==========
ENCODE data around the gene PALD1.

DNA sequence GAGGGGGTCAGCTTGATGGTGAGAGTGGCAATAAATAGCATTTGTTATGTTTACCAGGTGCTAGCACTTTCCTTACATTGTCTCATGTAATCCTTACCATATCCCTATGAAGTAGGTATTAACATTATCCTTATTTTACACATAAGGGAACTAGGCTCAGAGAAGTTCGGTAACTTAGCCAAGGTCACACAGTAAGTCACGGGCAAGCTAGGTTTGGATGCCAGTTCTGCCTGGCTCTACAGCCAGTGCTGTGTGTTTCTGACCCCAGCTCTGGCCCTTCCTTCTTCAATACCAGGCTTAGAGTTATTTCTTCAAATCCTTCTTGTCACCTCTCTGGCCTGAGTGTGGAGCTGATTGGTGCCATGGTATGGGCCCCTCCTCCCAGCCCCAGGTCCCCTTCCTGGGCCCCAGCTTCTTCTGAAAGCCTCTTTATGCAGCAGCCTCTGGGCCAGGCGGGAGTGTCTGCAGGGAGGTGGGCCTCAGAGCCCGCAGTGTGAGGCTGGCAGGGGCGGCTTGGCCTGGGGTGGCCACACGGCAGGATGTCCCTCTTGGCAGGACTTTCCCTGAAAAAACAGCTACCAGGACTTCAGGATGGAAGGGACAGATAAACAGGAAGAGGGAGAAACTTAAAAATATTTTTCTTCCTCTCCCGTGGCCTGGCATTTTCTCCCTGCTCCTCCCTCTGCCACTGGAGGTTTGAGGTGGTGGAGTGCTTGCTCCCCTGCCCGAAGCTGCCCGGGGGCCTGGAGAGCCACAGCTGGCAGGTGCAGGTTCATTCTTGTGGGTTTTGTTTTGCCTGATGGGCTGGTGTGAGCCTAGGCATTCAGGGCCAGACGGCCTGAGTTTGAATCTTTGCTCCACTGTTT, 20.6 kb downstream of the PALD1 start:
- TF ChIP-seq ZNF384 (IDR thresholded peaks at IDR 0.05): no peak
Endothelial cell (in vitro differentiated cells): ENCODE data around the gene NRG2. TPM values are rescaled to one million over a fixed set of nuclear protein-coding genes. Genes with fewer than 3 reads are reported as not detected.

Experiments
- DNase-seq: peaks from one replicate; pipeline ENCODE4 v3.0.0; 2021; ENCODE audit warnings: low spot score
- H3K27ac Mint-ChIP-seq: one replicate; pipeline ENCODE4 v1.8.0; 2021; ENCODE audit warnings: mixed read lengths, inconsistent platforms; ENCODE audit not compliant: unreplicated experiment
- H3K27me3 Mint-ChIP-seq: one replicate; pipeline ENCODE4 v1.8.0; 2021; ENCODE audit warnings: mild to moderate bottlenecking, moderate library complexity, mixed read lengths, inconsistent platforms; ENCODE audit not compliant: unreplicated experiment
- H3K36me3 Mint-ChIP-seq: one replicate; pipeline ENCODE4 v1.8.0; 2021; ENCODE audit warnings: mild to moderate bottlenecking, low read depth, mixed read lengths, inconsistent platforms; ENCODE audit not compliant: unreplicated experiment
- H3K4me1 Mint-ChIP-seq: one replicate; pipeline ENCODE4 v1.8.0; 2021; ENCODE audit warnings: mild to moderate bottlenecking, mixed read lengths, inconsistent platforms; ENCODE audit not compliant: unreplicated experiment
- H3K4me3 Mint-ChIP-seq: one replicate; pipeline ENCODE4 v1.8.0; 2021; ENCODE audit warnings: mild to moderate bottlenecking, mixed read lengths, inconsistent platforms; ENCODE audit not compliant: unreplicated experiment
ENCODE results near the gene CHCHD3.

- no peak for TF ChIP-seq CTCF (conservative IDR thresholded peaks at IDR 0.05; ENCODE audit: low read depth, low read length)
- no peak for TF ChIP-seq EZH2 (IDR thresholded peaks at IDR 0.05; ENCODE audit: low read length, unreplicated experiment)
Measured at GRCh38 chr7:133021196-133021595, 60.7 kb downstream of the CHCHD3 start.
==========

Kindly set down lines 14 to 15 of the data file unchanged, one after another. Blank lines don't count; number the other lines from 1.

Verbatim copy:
- no peak for TF ChIP-seq EZH2 (IDR thresholded peaks at IDR 0.05; ENCODE audit: low read length, unreplicated experiment)
Measured at GRCh38 chr7:133021196-133021595, 60.7 kb downstream of the CHCHD3 start.